Sunday, 12 August 2012

Swearing on the Saint's Way

You know when you agree to do something for which you are hopelessly unprepared and you just know it's not going to end well but you go and do it anyway?

'Oh yes, I'll enter that half marathon with you, it'll be fun!'
'Cycle from Land's End to John O'Groats? Sure, why not, after all, how hard can it be?'

Last Sunday I did it again. Two friends and I had gone to stay for the weekend with our friend Damon, who runs Encounter Walking Holidays. Damon, as you'd expect given his business, is a seasoned walker. He had already announced the challenge - to walk the Saint's Way, from Padstow to Fowey, a distance of 28 miles in one day and we had agreed we would do it.

Graham runs marathons for a hobby and Frank is an keen hill walker. I, on the other hand, had done hardly any walking for months. I was hopelessly outclassed. But I had cycled 1000 miles around Ireland recently. I couldn't be that unfit, I reasoned, trying not to panic. It was simply a case of 'keep walking'. I could have - should have - said: 'hey guys, if you want to set yourselves the challenge of walking across Cornwall in a day that's up to you but count me out,  I'll meet you at the end of the walk in the pub with some bandages and Deep Heat, you lunatics.' I didn't though. I just thought it wouldn't be that hard and also, as the only female on the trip I didn't want to appear a wuss.

Preparing for the off
We knew we needed an early start but Frank and I insisted on a cooked breakfast before we left. This did delay the start but I am sure that if we hadn't stocked up on bacon, egg, sausage, tomatoes, mushrooms and beans before the off, we would never have made it to halfway, let alone the finish line. However this veritable feast did take a while to cook and eat so it was getting on for nine before we arrived at the carpark in Padstow.

We made our way to the gate of St Petroc's church, the offical starting point and took a couple of pics and then set off along a couple of residential streets. I got out my phone and tweeted our plan to walk across Cornwall. Thirty seconds later a tweet came back telling me I had set off rather late for such a plan. I made the mistake of relating this to the rest of the gang, which immediately started recriminations. Ok, no more tweeting.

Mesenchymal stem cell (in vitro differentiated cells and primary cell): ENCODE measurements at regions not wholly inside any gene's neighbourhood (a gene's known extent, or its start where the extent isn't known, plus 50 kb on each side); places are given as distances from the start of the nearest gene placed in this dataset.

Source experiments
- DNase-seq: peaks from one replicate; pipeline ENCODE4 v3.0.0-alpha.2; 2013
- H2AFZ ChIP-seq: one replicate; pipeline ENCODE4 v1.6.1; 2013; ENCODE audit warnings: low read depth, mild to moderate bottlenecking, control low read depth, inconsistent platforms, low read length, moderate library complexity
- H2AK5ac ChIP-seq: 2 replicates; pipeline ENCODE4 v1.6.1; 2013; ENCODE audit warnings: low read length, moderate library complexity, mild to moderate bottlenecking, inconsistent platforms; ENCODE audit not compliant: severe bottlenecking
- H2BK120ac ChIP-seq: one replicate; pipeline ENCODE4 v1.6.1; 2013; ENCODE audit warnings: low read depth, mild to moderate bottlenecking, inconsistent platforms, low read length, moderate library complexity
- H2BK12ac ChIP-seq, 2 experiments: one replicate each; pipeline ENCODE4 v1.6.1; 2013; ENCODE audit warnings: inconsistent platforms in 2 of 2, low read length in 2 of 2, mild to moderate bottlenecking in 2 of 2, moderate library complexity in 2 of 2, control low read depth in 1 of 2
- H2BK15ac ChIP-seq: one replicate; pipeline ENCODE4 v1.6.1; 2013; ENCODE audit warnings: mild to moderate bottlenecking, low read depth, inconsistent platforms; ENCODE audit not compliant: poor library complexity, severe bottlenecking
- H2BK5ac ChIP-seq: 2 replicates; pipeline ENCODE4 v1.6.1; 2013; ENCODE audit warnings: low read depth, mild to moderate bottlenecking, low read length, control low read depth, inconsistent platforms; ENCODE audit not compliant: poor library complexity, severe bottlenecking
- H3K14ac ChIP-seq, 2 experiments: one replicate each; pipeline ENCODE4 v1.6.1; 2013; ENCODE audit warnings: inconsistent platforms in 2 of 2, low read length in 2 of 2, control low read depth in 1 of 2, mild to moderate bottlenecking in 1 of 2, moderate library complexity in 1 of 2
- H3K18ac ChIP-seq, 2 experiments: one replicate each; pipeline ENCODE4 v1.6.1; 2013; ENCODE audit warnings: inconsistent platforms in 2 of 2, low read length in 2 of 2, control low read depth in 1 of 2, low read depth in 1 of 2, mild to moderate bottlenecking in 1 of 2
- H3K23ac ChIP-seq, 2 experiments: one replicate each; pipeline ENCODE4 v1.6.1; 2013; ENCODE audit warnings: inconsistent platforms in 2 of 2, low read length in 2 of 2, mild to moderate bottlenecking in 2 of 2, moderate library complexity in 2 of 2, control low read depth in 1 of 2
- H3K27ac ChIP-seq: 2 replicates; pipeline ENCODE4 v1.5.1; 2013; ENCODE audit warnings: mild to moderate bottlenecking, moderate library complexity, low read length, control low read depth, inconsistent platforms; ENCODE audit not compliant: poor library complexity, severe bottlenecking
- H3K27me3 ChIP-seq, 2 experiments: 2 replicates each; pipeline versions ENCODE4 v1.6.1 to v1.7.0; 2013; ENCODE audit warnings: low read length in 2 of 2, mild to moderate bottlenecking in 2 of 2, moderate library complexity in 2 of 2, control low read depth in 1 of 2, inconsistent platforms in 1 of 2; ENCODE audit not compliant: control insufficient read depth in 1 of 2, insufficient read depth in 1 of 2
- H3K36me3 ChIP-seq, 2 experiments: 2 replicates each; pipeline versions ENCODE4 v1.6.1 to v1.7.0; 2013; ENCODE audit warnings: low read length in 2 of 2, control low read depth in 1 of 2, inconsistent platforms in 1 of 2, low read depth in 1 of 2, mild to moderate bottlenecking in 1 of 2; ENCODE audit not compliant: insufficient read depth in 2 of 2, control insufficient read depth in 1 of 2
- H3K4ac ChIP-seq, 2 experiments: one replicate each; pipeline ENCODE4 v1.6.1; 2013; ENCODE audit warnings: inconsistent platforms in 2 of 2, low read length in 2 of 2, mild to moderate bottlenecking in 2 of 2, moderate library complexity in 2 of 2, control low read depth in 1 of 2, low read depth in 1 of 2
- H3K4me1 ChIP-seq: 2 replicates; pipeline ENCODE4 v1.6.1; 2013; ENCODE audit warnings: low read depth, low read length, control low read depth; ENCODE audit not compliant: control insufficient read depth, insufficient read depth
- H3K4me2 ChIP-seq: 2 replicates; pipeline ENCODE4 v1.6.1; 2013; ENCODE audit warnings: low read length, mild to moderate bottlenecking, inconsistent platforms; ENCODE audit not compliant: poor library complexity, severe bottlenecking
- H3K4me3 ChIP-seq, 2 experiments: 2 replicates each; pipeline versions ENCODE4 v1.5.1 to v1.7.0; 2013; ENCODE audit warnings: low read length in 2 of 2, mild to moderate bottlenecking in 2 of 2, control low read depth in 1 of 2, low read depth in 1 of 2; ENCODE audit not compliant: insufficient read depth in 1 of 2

We soon found ourselves climbing a hill out of the town. This was Dennis Hill and at the top, to our left was a huge obelisk. 'What's that there for?' I asked Damon. Damon wasn't sure, so I suggested we walked along to it to have a look. It turned out to be a monument to celebrate Queen Victoria's golden jubilee which everyone agreed was quite boring. We had hoped it was a monument to toiling Cornish miners or suchlike. The views were fantastic though and we spent a few minutes taking more photos before Damon began hurrying us along. I had the feeling he was starting to think this walk could turn into an exercise in herding cats.

We had been walking for less than half an hour when I started to realise that I could be in trouble. My feet were hurting, and I had committed not one,but two cardinal sins. I had new boots AND nylon socks. Now I know what will happen now - any seasoned walker will read this and throw their hands (and their walked-in feet) up in horror and say - well, what we have here is a complete and utter twonk - and you get what you deserve! And they would be right.  A blister had already started to form on one of my toes, but I didn't dare start moaning already.

We headed down the other side of the hill and along some classic Cornish creeks before another climb up to St Breock Downs. By this time, Frank, who, despite his hill climbing experience, shared my view that walks should be liberally interspersed with coffee, beer and tea stops, commented on the lack of enterprise of establishments along the route. 'If I lived here, I'd advertise home made lemonade and cakes or something!' he grumbled. It was true, we had not passed a single place which offered refreshments along the way, and the only pub had turned itself into a fancy curry restaurant.